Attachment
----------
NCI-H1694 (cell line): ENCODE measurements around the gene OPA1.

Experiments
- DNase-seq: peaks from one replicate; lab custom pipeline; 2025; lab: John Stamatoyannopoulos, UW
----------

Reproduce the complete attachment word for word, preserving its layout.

NCI-H1694 (cell line): ENCODE measurements around the gene OPA1.

Experiments
- DNase-seq: peaks from one replicate; lab custom pipeline; 2025; lab: John Stamatoyannopoulos, UW